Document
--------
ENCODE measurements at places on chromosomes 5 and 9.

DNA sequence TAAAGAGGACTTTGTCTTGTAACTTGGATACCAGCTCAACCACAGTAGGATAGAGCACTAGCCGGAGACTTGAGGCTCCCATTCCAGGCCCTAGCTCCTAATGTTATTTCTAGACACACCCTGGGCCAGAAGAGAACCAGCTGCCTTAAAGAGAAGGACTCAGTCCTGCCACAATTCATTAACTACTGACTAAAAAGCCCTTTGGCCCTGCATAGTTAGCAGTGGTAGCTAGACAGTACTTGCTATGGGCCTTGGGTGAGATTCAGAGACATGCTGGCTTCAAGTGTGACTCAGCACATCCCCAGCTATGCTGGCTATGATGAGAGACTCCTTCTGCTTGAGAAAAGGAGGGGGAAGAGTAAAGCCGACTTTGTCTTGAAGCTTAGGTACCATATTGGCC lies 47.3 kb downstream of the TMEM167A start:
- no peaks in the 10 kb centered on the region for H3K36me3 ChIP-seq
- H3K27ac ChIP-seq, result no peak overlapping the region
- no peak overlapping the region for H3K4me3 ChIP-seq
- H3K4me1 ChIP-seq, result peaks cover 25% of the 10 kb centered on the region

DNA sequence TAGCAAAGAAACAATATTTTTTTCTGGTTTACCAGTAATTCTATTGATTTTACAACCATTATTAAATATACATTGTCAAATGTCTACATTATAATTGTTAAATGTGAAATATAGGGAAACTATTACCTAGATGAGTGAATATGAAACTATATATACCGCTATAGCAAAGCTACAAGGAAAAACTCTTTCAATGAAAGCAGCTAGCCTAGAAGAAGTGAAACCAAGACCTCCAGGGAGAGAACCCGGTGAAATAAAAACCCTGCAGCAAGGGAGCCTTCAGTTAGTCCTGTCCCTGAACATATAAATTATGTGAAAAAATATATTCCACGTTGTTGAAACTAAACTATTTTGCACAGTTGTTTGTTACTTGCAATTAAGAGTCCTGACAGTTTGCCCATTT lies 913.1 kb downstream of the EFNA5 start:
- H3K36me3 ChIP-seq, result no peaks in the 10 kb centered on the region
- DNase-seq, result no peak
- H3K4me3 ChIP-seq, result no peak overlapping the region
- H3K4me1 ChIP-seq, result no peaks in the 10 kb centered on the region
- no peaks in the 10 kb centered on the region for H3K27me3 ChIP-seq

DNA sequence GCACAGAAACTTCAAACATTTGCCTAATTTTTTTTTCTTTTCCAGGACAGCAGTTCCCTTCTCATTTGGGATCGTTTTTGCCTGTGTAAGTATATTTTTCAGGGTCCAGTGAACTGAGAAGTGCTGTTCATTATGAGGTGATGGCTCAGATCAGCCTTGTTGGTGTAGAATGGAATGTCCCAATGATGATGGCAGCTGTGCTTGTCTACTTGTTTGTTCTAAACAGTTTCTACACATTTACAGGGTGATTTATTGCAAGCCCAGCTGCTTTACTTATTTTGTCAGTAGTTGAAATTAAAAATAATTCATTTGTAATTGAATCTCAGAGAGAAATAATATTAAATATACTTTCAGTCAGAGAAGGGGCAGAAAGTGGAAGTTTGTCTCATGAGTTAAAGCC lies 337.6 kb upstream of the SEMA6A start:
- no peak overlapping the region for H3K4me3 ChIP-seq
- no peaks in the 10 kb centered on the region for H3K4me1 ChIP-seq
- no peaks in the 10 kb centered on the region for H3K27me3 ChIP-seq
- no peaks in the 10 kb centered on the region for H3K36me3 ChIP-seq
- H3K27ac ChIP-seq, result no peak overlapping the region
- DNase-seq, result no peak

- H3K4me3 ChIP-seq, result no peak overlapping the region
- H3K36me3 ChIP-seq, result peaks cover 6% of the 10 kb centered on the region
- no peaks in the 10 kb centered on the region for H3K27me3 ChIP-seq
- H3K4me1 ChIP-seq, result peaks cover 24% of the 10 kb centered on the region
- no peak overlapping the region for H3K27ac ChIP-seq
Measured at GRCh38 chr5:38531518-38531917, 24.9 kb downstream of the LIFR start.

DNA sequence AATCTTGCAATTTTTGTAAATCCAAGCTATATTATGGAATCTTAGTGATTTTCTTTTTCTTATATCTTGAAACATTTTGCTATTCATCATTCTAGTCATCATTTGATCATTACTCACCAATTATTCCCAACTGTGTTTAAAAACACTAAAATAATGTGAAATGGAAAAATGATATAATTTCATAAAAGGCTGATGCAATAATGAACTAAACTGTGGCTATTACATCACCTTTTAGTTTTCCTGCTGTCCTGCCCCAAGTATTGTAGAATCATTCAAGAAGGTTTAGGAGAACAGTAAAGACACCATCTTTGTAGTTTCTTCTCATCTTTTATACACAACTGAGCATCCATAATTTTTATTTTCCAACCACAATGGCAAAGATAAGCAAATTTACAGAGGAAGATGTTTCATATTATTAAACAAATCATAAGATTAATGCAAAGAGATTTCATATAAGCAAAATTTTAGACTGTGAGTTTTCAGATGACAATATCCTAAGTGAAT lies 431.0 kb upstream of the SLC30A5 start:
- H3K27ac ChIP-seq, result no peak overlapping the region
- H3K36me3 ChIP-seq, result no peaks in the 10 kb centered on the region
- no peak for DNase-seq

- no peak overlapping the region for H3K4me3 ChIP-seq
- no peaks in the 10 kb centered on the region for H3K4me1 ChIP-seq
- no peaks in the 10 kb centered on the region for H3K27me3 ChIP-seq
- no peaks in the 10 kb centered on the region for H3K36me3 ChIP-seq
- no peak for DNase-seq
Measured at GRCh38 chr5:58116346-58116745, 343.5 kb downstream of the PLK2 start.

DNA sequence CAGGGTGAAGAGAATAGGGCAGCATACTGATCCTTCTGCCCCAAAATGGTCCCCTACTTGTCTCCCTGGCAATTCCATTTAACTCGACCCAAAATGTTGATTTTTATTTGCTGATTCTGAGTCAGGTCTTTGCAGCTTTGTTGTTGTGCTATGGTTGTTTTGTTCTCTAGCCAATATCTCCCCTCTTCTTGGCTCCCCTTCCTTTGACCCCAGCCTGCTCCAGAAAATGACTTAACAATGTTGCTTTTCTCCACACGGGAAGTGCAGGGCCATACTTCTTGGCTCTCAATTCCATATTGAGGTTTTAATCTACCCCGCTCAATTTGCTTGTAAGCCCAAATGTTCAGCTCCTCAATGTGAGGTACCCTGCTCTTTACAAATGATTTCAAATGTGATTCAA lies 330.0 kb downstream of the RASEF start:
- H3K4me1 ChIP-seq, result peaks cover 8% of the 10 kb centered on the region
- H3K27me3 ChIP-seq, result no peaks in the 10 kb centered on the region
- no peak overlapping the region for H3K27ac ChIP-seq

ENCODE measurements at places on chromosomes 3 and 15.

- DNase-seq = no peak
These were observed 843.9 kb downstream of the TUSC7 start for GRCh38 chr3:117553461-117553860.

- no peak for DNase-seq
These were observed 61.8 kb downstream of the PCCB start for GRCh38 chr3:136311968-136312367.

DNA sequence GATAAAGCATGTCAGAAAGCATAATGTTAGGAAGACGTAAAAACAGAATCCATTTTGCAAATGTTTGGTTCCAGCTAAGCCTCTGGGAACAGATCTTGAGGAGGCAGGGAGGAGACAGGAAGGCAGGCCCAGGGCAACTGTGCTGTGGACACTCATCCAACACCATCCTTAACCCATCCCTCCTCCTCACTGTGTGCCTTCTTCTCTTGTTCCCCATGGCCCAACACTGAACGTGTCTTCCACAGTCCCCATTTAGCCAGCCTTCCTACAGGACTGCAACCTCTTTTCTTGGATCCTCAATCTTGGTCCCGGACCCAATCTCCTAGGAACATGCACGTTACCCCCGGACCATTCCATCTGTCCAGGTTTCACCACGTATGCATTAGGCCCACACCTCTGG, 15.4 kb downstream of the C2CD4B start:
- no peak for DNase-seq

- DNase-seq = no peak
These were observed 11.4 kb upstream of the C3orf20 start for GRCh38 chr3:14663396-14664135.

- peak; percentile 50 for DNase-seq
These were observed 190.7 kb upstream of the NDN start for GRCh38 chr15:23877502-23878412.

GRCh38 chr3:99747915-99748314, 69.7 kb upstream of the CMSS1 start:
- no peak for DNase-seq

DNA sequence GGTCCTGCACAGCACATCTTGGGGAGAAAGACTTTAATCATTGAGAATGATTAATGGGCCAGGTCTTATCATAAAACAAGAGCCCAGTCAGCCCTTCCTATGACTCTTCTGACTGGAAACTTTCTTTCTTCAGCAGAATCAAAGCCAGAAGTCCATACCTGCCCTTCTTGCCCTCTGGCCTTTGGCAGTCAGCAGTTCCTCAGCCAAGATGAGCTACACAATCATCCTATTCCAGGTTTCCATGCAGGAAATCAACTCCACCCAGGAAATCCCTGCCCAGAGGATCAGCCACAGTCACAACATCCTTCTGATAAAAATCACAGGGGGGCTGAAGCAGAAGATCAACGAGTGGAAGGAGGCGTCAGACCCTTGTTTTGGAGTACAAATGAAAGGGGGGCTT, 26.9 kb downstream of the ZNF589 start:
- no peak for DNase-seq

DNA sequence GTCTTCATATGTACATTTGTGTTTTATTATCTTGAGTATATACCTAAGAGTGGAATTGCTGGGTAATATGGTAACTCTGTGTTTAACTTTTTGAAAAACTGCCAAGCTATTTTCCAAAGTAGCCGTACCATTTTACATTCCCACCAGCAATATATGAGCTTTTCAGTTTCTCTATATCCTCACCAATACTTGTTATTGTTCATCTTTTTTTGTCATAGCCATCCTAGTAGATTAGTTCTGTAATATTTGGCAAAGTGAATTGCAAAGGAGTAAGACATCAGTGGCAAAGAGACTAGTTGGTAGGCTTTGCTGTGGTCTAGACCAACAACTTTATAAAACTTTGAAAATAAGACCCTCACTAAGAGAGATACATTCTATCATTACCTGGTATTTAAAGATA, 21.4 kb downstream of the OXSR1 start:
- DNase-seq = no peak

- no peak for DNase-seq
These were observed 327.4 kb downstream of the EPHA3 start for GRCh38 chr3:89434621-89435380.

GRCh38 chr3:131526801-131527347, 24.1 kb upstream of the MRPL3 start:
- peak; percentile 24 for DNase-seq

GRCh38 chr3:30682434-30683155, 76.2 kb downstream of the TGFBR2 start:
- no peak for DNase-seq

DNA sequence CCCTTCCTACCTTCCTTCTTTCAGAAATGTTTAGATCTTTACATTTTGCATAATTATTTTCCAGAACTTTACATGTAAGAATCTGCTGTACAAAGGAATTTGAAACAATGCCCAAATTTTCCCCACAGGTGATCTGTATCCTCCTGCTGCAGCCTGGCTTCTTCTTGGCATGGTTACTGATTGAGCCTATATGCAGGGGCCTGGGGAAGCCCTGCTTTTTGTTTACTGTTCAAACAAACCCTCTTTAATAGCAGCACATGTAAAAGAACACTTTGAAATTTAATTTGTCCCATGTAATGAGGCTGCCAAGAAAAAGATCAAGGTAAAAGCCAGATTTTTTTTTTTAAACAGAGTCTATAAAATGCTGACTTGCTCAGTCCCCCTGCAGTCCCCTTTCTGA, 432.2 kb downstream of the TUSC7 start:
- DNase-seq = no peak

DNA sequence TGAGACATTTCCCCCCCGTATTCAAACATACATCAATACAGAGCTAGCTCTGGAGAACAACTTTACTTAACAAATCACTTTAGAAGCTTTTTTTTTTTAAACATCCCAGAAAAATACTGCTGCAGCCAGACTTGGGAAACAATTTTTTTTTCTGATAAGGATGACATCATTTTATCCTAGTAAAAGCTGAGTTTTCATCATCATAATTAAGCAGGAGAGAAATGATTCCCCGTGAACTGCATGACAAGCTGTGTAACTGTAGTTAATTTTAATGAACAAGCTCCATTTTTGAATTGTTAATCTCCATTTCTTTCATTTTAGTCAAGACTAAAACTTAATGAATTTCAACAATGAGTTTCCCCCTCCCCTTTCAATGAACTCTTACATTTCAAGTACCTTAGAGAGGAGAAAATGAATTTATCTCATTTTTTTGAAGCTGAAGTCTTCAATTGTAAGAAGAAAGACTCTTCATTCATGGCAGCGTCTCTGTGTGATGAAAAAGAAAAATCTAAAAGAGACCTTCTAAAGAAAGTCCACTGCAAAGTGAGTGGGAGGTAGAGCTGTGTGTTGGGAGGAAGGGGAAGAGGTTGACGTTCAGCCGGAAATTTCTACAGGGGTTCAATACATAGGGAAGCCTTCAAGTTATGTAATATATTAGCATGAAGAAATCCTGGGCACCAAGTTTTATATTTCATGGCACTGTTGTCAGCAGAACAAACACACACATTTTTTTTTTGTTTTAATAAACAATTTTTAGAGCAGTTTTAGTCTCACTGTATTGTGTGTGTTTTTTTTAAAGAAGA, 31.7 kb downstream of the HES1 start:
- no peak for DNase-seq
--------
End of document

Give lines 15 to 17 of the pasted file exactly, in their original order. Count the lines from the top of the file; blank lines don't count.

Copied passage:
- no peaks in the 10 kb centered on the region for H3K4me1 ChIP-seq
- no peaks in the 10 kb centered on the region for H3K27me3 ChIP-seq
- no peaks in the 10 kb centered on the region for H3K36me3 ChIP-seq